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Simone Biles says the “burdens” of Nassar’s abuse stayed with her at the Olympics | Simone biles


Simone Biles gave emotional testimony Tuesday at a U.S. Senate hearing on the Larry Nassar abuse scandal, an episode that shook the gymnastics world and involved some of America’s most famous young athletes.

Nassar, a former US gymnastics team doctor, is serving a life sentence after abusing dozens of athletes in his care. Biles and other Olympic gold medalists such as Aly Raisman and McKayla Maroney are among the survivors of the abuse. On Tuesday, they appeared in front of a Senate committee to give scorching testimony at the hearing on the failed 2015 FBI investigation into the case.

Biles began his testimony with a quote from Nelson Mandela that says: “There can be no sharper revelation of the soul of a society than the way it treats its children.” She had to pause briefly after feeling overwhelmed with emotion, before continuing.

“To be clear, I blame Larry Nassar and I also blame an entire system that allowed and perpetrated his abuse,” he said. “USA Gymnastics and the United States, the Olympic and Paralympic Committee knew that the official doctor of their team abused me long before I realized his knowledge.”

The FBI is accused of failing to properly investigate allegations that Nassar was abusing the athletes in his care. “The children suffered unnecessarily because multiple agents in various FBI offices refused to share Nassar’s allegations with their law enforcement counterparts in state and local agencies,” said Republican Senator Chuck Grassley in prepared remarks before the Tuesday hearing.

Biles, considered the greatest gymnast of all time, withdrew from various events at this summer’s Olympics to maintain her sanity. She acknowledged Tuesday that the legacy of Nassar’s abuse had affected her.

“The scars of this horrible abuse continue to live on with all of us… I worked incredibly hard to make sure that my presence could help maintain a connection between the failures. [around the Nassar case] and the competition at Tokyo 2020, ”he said.

“That has proven to be an exceptionally difficult burden for me to carry, particularly when I am required to travel to Tokyo without the support of anyone in my family. I am a strong person and I will persevere, but I should never have been left alone to be abused by Larry Nassar. And the only reason I did it was because of the flaws that lie at the heart of the abuse that you are now being asked to investigate. “

The 24-year-old added that she fears similar cases will arise if the proper measures are not taken. “Nassar is where he belongs. Those who allowed it deserve to be held accountable. If not, I am convinced that this will continue to happen in other Olympic sports, ”she said.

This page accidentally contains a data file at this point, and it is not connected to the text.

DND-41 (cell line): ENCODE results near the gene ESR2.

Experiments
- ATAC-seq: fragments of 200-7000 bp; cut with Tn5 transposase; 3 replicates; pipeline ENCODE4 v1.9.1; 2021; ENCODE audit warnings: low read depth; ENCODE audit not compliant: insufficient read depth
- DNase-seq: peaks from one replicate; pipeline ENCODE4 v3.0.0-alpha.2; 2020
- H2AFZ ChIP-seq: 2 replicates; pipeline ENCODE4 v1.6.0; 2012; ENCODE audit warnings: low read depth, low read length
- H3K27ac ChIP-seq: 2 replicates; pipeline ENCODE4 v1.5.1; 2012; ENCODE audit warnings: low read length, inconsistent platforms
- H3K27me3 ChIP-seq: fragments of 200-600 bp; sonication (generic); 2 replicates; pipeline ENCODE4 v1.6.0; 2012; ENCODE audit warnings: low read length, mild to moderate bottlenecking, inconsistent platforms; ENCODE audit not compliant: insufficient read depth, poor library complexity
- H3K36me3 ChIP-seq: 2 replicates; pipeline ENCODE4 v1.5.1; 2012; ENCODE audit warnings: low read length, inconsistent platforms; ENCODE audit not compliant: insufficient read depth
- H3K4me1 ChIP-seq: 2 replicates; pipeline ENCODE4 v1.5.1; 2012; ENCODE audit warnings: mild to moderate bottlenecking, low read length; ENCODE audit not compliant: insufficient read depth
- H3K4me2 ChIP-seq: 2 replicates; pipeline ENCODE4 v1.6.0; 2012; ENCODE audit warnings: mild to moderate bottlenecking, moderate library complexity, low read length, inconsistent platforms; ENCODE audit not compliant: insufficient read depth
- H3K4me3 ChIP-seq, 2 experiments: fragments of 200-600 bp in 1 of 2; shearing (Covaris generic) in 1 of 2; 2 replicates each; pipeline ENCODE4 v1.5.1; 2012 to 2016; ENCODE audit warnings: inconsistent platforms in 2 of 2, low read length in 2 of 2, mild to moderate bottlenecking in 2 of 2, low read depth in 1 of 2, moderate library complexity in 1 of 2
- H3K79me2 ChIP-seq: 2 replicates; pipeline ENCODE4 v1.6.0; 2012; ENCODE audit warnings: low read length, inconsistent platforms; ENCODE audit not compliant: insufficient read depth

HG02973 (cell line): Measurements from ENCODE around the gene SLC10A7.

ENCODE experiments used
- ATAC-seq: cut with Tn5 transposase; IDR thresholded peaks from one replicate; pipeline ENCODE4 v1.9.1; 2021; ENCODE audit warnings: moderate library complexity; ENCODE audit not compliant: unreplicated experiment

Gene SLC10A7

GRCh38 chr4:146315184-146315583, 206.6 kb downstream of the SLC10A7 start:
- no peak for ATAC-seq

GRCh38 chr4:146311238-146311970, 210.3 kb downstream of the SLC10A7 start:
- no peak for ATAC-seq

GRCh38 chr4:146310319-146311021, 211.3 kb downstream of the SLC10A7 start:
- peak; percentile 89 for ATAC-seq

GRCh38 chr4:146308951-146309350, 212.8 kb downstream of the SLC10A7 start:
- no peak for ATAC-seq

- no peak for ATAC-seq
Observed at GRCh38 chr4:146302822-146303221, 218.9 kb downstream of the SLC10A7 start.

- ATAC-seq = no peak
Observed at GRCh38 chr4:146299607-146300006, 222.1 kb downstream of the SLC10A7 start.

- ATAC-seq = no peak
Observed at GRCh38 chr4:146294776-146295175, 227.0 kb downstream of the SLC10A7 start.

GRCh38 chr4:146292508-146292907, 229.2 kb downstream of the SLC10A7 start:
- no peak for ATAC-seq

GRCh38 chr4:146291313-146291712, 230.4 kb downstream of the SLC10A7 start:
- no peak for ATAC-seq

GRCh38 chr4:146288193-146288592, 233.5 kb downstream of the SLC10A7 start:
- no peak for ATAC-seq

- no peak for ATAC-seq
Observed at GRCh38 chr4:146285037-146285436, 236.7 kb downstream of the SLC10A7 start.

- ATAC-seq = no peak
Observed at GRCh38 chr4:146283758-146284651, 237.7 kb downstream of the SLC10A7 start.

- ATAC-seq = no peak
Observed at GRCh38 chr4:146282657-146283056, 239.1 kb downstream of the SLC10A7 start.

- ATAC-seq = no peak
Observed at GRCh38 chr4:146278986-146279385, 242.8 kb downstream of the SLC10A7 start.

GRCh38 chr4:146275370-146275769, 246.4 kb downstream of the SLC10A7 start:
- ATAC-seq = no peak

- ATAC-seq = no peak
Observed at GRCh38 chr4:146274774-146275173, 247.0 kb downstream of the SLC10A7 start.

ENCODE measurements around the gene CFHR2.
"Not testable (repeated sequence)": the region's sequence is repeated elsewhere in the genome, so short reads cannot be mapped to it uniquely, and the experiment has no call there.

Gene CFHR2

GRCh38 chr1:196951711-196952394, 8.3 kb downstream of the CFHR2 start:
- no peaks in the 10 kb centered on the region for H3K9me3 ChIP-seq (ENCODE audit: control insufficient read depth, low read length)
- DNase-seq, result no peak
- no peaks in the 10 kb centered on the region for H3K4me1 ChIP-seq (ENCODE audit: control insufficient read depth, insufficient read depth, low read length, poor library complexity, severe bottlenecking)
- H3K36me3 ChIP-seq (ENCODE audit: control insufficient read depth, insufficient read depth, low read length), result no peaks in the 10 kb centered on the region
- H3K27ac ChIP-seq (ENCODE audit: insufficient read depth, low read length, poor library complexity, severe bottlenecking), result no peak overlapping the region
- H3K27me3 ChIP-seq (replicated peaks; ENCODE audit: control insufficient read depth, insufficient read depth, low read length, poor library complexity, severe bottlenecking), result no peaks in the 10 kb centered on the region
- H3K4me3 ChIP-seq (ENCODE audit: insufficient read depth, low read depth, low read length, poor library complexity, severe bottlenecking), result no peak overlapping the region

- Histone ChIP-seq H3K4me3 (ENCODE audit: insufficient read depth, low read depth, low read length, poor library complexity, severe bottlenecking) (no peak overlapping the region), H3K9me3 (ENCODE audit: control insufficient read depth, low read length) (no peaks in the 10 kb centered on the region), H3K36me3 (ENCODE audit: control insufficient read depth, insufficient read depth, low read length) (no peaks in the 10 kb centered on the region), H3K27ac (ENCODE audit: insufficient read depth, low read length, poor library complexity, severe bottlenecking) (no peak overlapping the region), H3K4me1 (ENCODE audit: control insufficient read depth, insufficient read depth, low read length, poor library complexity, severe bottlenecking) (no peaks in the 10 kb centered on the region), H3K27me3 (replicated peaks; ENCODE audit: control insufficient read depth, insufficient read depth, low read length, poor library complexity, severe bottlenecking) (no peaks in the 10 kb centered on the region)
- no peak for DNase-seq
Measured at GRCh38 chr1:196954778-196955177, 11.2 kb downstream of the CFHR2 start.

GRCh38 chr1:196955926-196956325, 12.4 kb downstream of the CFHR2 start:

Meanwhile, Maroney and Raisman described how the FBI had not properly investigated their complaints against Nassar.

“After telling my entire abuse story to the FBI in the summer of 2015, the FBI not only failed to report my abuse, but when they finally documented my report 17 months later, they made completely false claims about what I said.” Maroney testified. “They chose to manufacture. They chose to lie about what I said and protect a serial child molester rather than protect not just me, but many others. “

An investigation by the US Department of Justice. found that Nassar was able to abuse up to 70 athletes between the time the FBI first learned of the allegations and September 2016 when he was fired by his main employer, Michigan State University, after a police report was filed. against him.

Raisman said it was not just the FBI that had failed him. “My reports of abuse weren’t just buried by [USA Gymnastics and the US Olympic and Paralympic Committee]But they were also mistreated by federal law enforcement officers who failed to fulfill their most basic duties. “

Raisman described how Nassar’s abuse continues to affect her. “I don’t think people realize how much PTSD affects us, how much PTSD affects us, how much trauma affects us … There are times when I feel like I forget what I’m saying. I feel like my mind is not working. I feel like I don’t have any energy. I’m 27 years old and my 80-year-old grandfather has more energy than I do, ”he said.

FBI Director Christopher Wray appeared at the hearing and admitted that his agency had failed survivors of Nassar’s abuse. “I want to be very clear: the actions and inaction of the FBI employees detailed in this report are totally unacceptable,” he said.

W Jay Abbott, the FBI agent in charge of Nassar’s initial investigation, retired in 2018 and was not disciplined for his handling of the case. Justice Department Inspector General Michael Horowitz said Tuesday that Abbott had provided false information during the investigation.

“It worries me to see that an FBI agent who lied, broke the law, he knew I was breaking the law, and it’s okay, ”Vermont Senator Patrick Leahy said during the hearing, his voice rising with anger. “I understand the procedure, but it bothers me very much that the failures of the FBI field office in Indianapolis delayed the start of the investigation of Larry Nassar’s widespread sexual assaults on more than 100 victims. And everyone, I don’t care where they are on the political spectrum or anything else, they had to be smashed listening to the testimony of these victims this morning. “

USA Gymnastics has announced a plan to pay a $ 215 million (£ 164 million) settlement to athletes abused by Nassar. In February, Li Li Leung, executive director of USA Gymnastics, told CBS that the organization recognizes “how deeply we have broken the trust of our athletes and the community, and we are working hard to regain that trust.”


www.theguardian.com

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